The Seychelles, the British colony in the Indian Ocean, will be independent by the end of this year and the country is preparing for the arrival of Soviet naval personnel and equipment.
The Seychelles, the British colony in the Indian Ocean, will be independent by the end of this year and the country is preparing for the arrival of Soviet naval personnel and equipment. The remote chain of 80 islands and atolls seems certain to become a base for the Russian Indian Ocean Fleat.
General elections will be held in the colony next Thursday (April 25th) and both Government and Opposition support the Soviet presence.
The Chief Minister of the Seychelles, Mr. James Mancham has made independence from britain the corner stone of his election campaign. He has told the voters that Britain has shown no interest in integration and that independence is inevitable.
There are no military bases in the Seychelles. Apart from Diego Garcia, Britain and its allies have Aldabra and other Indian Ocean islands as potential bases. But it seems likely an independent Seychelles will seek advantages for itself...and present indications are that the nation will turn to the Soviet Union. Campaigning for the elections has been spirited and a number of rallies have been held on different islands.
SYNOPSIS: The winds of change are sweeping the Seychelles... a British colony which has come into world prominence following the Soviet naval buildup in the Indian Ocean. The people of the remote chain of eighty islands and atolls go to the polls on April the 25th. Campaigning has been spirited but there is in fact little difference of opinion between the Government and Opposition.
Opposition supporters have marched through the capital, Port Victoria, to show their support for independence from Britain. Observers agree this will come before the end of the year. This rally was held in Gordon Square. General feeling in the Seychelles is that Britain has little interest in the colony and that independence is inevitable.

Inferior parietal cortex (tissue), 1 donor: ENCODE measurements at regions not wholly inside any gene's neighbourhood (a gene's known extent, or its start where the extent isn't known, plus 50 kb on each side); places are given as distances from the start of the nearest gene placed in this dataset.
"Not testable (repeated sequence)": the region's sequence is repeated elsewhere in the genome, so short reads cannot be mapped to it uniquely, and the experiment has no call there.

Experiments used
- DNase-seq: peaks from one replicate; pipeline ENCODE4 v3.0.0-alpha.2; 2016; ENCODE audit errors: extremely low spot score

This rally was addressed by Opposition leader Albert Rene who made independence from Britain his main theme.
One of the Opposition candidates in the elections Mr. Ribert, was among the speakers. Among later speakers were trade union leaders. They've been courted by Moscow and it seems certain the Seychelles can expect substantial aid from the Soviet Union in return for docking facilities.
The heady prospect of independence is the main talking point in the Seychelles, and political of both parties are keen to further their cause with demands for a quick end to British colonialisation. Life in the islands has always been easy. Fish and food are abundant for most of the year, though the wet season causes a brief end to fishing because of high seas, but the tourist industry has given the economy a new boost and with the prospect of Soviet aid later in the year, the politicians see a bright future for the Seychelles.